The MD-Port AN1 isn't a product for most people. If you've got a computer with decent audio hardware, the AN1 won't give you any features you don't already have.
It does, though, make it trivially easy to add general purpose sound output to any USB-capable Windows PC. Even if the box has no floppy or CD-ROM drive and no Internet connection, you can just plug and go, and unplug just as easily when you're finished. No rebooting, no fiddling. And the AN1's output works with anything that takes line level input, from a reel-to-reel recorder to a boom box with line in to a recording Walkman.
You may also find it handy if you want another sound output device, for whatever reason; it's just a selectable Windows sound device, as described above, and so you can rig up your machine to play MP3s for the lounge room while you play a game on it, for instance. Some cheap-home-sound-studio applications suggest themselves, as well.
The DG2 is a more specialised gadget, but it's just as easy to use, and plug-and-go TOSLINK is a neat thing. I don't quite buy Xitel's spiel about there being "no better way to enjoy tunes on the move" than MiniDisc, though. As discussed above, MiniDisc has its minuses as well as its plusses.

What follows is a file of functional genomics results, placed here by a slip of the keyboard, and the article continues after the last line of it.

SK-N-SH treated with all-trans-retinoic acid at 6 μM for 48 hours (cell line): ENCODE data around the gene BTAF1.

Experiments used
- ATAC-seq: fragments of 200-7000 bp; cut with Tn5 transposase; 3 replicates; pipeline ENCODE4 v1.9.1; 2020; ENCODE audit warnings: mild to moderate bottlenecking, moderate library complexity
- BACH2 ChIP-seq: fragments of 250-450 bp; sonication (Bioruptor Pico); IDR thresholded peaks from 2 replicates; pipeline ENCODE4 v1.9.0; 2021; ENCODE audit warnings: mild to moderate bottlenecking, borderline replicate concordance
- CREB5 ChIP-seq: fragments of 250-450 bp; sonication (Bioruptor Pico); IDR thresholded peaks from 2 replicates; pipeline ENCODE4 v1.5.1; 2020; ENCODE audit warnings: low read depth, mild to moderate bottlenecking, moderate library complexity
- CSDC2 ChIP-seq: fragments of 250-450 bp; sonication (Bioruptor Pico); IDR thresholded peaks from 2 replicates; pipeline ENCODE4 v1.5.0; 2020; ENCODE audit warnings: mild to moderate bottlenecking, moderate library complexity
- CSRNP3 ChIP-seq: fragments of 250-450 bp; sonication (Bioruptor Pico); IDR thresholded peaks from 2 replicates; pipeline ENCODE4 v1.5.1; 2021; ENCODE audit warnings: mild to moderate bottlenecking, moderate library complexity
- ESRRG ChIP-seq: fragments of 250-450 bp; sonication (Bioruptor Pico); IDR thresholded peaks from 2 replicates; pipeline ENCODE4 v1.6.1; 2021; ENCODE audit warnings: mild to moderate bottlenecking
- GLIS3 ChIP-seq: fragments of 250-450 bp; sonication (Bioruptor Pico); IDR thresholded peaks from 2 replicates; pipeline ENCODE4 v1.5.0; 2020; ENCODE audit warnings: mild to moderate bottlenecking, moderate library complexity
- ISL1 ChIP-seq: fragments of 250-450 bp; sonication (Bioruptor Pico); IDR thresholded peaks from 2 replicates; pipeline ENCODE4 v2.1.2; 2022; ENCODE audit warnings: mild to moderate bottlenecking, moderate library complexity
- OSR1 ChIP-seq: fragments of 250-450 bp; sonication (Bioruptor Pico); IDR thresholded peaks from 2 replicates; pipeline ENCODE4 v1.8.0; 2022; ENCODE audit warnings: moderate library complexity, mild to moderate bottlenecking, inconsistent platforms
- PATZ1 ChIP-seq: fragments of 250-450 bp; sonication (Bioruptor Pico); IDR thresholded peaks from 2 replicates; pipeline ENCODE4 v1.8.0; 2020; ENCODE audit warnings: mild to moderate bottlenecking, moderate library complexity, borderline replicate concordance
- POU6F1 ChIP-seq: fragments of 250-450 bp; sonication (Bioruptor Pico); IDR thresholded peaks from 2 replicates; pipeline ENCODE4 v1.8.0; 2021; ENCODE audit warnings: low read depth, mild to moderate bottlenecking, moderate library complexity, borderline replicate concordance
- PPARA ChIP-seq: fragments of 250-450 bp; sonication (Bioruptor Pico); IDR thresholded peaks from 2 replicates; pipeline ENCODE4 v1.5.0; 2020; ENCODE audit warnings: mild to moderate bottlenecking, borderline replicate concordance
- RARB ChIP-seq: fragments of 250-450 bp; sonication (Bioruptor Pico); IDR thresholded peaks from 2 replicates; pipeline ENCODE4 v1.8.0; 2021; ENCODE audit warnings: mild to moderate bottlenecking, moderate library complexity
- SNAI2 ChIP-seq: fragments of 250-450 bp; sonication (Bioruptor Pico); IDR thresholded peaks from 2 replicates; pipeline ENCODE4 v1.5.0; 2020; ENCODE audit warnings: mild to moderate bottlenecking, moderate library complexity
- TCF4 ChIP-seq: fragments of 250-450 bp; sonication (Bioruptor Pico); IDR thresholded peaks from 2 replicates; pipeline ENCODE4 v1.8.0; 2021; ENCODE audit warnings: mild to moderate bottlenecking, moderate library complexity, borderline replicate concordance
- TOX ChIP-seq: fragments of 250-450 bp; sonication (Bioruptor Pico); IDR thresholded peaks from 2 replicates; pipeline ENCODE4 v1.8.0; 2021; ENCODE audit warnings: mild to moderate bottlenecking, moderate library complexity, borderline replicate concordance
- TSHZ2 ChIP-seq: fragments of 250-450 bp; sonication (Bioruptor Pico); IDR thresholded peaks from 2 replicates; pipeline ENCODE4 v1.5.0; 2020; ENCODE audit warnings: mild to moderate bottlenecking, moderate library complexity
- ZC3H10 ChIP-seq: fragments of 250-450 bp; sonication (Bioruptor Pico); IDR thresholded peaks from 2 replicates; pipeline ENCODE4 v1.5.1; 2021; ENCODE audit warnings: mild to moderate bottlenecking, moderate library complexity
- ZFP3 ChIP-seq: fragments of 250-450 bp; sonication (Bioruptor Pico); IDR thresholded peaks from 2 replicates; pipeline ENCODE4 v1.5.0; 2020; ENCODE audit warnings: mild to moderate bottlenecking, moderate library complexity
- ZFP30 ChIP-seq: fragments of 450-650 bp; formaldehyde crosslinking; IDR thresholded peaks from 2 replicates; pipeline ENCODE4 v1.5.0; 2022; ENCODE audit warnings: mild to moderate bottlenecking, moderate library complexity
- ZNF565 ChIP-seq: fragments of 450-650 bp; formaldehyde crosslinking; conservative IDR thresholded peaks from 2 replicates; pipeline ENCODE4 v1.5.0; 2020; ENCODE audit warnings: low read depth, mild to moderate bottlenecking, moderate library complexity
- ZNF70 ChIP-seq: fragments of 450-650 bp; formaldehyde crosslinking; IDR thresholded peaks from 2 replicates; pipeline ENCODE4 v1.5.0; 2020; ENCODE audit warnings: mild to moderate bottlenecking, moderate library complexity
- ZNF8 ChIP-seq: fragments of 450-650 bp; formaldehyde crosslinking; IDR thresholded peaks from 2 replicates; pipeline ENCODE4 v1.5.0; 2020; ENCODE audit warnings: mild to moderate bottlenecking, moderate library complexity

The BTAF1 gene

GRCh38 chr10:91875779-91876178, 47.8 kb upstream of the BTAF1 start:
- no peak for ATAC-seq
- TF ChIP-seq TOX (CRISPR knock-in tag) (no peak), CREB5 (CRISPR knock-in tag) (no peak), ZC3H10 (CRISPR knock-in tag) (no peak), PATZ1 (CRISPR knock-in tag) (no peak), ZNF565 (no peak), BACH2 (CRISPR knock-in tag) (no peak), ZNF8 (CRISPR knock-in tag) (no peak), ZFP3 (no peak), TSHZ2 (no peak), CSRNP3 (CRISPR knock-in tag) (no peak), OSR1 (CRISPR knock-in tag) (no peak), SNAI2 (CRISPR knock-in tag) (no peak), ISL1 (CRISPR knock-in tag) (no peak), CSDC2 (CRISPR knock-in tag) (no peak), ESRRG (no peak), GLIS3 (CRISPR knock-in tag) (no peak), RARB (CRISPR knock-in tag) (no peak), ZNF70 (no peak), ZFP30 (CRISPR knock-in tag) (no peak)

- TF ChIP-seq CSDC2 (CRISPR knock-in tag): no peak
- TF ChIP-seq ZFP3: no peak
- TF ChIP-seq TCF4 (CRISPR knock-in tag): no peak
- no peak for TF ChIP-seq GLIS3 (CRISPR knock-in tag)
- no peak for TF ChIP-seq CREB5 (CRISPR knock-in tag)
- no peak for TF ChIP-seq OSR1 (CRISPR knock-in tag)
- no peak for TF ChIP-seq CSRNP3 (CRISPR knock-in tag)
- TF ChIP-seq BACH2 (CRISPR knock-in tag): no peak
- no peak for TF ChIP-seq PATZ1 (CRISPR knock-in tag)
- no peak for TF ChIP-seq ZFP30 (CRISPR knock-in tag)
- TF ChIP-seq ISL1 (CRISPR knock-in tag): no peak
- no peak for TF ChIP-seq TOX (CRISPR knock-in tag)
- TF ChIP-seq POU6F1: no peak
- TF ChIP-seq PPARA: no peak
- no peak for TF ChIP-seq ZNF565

Xitel's repeated "it's so simple!" statements about the MD-Port user experience are a tad misleading, too.
OK, using the MD-Ports is certainly not something that'll require hours of manual reading and lots of software installation. But there's still the real-time recording problem, the loss of file names, and the interruptions that may be brought to you by the wonders of Windows.
The MD-Ports are great looking, decently priced for the bundle you get, and easy to use. They fill their niche very well.
But there are plenty of other ways to get your computer audio into a carryable format, and the MD-Ports aren't the answer for everyone.
Review MD-Ports kindly provided by Xitel.